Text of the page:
Being Unashamed

Being Unashamed



Many believers mistakenly believe that their primary obligation in the workplace is to preach. For some this might be true, but for most it is not. Many misconstrue the Great Commission of Matt 28 and Mark 16 as their mandate. But this mandate was directed at the apostles and the church at large; furthermore, in Mark 16, the mandate was not to be with words alone, but with the power of God.

Most believers are eager to witness for their faith, but feel completely helpless because they don’t know what to say. But the Lord does not require us to be know-it-all Bible-bangers. Rather, our Gospel is primarily of love and power. When we demonstrate love by working for the Lord, we demonstrate the power of God in the human heart. Paul said,

My message and my preaching were not in persuasive words of wisdom, but in demonstration of the Spirit and of power, so that your faith would not rest on the wisdom of men, but on the power of God. (I Cor. 2:5).

Titus 2:9 tells us:
Teach slaves to be subject to their masters in everything, to try to please them, not to talk back to t hem, and not to steal from them, but to show that they can be fully trusted, so that in every way they will make the teaching about God our Savior attractive. (NIV).

We are not required to be sophisticated apologists for the faith like Paul or Apollos. Our Gospel is designed for simple, uneducated slaves. Many people get stuck sharing the faith, because they feel they cannot win a debate. However, our most effective sharing is not articulated theses, but a living testimony.

I used to preach extensively on college campuses, and I learned a critical truth about sharing the Gospel. When I preached it, it became a debate. When I shared my personal testimony, critics fell silent. How can you argue against someone’s personal story? Revelation 12:11 says the saints overcame by the word of their testimony. When people ask us about our faith, we don’t have to offer well-packaged words. We simply need to share part of our personal journey. Finally, we must be completely unashamed in our faith:

For whoever is ashamed of Me and My words, the Son of Man will be ashamed of him when He comes in His glory, and the glory of the Father and of the holy angels. Luke 9:26 (NASB).

We have nothing to be ashamed of! God has touched our hearts! Sometimes we are ashamed because we know our words will sound foolish. But our personal testimony, shared respectfully, and backed by a life that demonstrates true love, will almost always be well-received.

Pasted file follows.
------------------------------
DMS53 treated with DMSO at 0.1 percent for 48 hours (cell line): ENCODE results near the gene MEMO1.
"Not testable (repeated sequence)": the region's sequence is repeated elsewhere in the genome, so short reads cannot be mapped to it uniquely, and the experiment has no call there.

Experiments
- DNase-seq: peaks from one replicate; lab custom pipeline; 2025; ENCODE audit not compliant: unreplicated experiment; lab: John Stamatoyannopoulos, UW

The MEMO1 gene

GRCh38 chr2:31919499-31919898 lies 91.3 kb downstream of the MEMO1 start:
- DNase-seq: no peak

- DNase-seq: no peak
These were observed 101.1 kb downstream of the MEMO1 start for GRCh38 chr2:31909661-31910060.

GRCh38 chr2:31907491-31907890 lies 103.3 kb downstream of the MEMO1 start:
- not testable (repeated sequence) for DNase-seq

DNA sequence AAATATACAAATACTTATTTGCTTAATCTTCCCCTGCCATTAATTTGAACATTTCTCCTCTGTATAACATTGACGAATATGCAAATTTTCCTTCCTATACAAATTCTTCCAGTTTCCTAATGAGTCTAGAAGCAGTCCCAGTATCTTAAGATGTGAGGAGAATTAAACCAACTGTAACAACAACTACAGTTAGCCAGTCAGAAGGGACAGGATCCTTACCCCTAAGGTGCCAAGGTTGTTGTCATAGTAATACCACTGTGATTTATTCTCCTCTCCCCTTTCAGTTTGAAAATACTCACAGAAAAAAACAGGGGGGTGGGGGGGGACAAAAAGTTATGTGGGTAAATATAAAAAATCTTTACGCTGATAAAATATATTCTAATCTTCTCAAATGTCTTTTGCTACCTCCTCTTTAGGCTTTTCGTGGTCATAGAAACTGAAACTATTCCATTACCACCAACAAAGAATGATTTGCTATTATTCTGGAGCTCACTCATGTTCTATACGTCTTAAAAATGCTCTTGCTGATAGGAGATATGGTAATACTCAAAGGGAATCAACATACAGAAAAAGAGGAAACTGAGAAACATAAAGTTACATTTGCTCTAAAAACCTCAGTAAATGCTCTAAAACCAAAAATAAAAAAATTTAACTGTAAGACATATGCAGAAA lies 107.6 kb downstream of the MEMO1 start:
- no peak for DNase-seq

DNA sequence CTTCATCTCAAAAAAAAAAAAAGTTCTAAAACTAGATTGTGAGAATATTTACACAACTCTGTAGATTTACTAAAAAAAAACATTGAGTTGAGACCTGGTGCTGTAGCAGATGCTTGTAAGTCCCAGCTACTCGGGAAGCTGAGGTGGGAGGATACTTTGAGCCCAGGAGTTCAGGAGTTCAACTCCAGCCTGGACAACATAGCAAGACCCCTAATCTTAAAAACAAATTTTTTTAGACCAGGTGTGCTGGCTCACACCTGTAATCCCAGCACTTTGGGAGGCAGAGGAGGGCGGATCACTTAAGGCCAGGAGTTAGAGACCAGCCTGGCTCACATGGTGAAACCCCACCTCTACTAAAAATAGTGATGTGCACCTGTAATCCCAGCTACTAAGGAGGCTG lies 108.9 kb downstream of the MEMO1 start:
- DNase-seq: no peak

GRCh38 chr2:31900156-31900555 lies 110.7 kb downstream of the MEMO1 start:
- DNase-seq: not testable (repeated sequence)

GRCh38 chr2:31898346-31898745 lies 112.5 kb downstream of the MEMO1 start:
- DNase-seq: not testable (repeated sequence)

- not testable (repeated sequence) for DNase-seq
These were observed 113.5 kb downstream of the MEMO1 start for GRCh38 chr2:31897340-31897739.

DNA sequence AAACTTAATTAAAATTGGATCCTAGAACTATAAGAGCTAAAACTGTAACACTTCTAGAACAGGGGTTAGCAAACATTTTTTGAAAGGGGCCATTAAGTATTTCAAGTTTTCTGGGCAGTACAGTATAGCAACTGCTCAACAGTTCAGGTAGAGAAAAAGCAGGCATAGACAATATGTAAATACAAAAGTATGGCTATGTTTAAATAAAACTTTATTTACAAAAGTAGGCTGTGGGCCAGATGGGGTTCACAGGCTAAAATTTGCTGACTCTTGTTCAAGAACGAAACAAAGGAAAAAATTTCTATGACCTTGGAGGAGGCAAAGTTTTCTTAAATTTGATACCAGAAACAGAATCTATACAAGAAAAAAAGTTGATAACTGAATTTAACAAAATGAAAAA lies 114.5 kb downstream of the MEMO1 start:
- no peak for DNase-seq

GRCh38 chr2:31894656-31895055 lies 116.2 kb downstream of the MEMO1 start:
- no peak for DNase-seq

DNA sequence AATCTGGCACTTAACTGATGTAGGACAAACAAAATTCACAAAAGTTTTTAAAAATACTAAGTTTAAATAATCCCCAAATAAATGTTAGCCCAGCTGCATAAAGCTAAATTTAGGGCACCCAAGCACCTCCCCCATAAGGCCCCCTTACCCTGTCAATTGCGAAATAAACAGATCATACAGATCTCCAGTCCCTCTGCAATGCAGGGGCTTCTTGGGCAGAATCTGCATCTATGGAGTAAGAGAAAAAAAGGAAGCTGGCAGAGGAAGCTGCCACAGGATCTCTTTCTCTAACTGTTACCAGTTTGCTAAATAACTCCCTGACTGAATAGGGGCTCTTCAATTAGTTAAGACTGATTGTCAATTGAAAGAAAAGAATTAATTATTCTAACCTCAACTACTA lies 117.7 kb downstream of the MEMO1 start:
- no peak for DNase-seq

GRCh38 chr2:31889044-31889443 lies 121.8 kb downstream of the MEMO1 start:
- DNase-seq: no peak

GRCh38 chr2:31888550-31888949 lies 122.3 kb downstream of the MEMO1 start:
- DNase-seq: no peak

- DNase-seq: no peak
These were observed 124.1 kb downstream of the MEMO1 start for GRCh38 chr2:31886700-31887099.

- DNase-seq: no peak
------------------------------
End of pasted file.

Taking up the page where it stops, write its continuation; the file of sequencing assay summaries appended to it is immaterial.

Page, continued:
In some workplaces, the spirit of intimidation can be strong and profound. As I was sharing these principles with people who worked in large, powerful Wall Street firms, I could see wide-eyed fear. “My co-workers will devour me alive!” they seemed to say.

In hostile situations, we should pray and ask God for help. We must realize that this irrational fear is a demonic power. We should ask God to lead us to other believers so we can gather with them to pray.

Second, we must get over our fear of backlash. We need to trust God to provide for His own. The authority of our persecutors is limited. As Esther went before the King to plead for the Jews, she took her life in her hands. She said, “If I die, I die.” In some sense, we must do the same.

Finally, if we are persecuted because we are working as for the Lord, then our reward is great! Jesus said,‘Blessed are you when people insult you, persecute you and falsely say all kinds of evil against you because of me. ‘Rejoice and be glad, because great is your reward in heaven. Matt. 5:11-12 (NIV)

It’s a high honor to be counted worthy of suffering for righteousness’ sake, alongside Jesus!

Written by Robert Fraser. Excerpted from Marketplace Christianity (New Grid Publishing).  Used with permission. All rights reserved. Content distributed by WorkLife.org > used for non-profit teaching purposes only.

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